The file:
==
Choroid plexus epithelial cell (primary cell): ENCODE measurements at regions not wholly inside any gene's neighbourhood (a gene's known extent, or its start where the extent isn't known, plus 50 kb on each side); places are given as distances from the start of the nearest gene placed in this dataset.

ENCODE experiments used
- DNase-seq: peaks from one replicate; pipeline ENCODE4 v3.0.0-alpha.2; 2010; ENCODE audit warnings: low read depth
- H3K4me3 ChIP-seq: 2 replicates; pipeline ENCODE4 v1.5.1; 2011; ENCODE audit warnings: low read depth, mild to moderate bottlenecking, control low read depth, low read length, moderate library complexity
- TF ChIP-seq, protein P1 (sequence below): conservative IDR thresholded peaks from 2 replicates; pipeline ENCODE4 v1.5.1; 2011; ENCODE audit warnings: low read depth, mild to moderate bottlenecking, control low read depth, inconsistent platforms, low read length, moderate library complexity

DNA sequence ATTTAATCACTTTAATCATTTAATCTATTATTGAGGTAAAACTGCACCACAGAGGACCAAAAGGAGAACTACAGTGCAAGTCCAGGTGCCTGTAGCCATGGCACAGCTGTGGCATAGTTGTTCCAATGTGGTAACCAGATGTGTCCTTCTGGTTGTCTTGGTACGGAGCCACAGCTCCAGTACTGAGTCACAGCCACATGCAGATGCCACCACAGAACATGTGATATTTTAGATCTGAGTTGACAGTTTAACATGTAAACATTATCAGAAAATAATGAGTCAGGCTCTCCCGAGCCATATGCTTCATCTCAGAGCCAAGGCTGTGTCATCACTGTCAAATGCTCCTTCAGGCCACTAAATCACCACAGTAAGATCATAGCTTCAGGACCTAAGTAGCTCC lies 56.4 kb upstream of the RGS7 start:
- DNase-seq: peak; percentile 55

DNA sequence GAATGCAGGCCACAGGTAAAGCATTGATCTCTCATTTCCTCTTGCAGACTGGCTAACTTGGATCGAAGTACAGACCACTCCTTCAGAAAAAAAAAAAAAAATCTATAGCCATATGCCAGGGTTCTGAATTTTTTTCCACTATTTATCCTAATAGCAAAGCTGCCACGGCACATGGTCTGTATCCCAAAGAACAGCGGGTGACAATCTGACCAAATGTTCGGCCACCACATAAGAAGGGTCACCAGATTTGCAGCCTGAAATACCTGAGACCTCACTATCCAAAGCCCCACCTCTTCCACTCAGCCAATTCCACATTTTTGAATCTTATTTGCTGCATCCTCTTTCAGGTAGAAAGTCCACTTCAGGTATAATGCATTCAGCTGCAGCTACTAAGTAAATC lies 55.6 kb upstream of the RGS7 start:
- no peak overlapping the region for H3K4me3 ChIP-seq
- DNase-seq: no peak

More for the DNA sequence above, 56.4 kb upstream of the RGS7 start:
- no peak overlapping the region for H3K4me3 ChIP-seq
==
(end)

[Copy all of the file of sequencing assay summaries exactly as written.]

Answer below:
Choroid plexus epithelial cell (primary cell): ENCODE measurements at regions not wholly inside any gene's neighbourhood (a gene's known extent, or its start where the extent isn't known, plus 50 kb on each side); places are given as distances from the start of the nearest gene placed in this dataset.

ENCODE experiments used
- DNase-seq: peaks from one replicate; pipeline ENCODE4 v3.0.0-alpha.2; 2010; ENCODE audit warnings: low read depth
- H3K4me3 ChIP-seq: 2 replicates; pipeline ENCODE4 v1.5.1; 2011; ENCODE audit warnings: low read depth, mild to moderate bottlenecking, control low read depth, low read length, moderate library complexity
- TF ChIP-seq, protein P1 (sequence below): conservative IDR thresholded peaks from 2 replicates; pipeline ENCODE4 v1.5.1; 2011; ENCODE audit warnings: low read depth, mild to moderate bottlenecking, control low read depth, inconsistent platforms, low read length, moderate library complexity

DNA sequence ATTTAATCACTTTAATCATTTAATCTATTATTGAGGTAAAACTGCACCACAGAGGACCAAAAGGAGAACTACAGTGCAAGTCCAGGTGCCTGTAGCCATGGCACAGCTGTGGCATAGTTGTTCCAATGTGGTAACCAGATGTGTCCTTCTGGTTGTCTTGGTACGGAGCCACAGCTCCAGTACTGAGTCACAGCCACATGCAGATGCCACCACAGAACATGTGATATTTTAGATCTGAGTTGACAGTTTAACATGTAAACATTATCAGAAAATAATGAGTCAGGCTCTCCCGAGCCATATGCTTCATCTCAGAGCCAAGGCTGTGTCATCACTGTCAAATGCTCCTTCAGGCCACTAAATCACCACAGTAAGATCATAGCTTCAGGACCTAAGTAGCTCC lies 56.4 kb upstream of the RGS7 start:
- DNase-seq: peak; percentile 55

DNA sequence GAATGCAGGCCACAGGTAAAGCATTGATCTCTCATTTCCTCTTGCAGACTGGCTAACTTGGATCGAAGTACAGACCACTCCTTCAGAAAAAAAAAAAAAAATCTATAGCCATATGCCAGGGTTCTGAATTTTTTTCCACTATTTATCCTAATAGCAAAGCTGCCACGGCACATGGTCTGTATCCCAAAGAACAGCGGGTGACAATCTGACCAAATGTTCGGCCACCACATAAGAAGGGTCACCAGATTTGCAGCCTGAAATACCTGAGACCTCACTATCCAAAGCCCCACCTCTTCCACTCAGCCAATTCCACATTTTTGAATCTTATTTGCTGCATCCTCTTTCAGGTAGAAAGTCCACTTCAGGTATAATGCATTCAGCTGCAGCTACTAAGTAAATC lies 55.6 kb upstream of the RGS7 start:
- no peak overlapping the region for H3K4me3 ChIP-seq
- DNase-seq: no peak

More for the DNA sequence above, 56.4 kb upstream of the RGS7 start:
- no peak overlapping the region for H3K4me3 ChIP-seq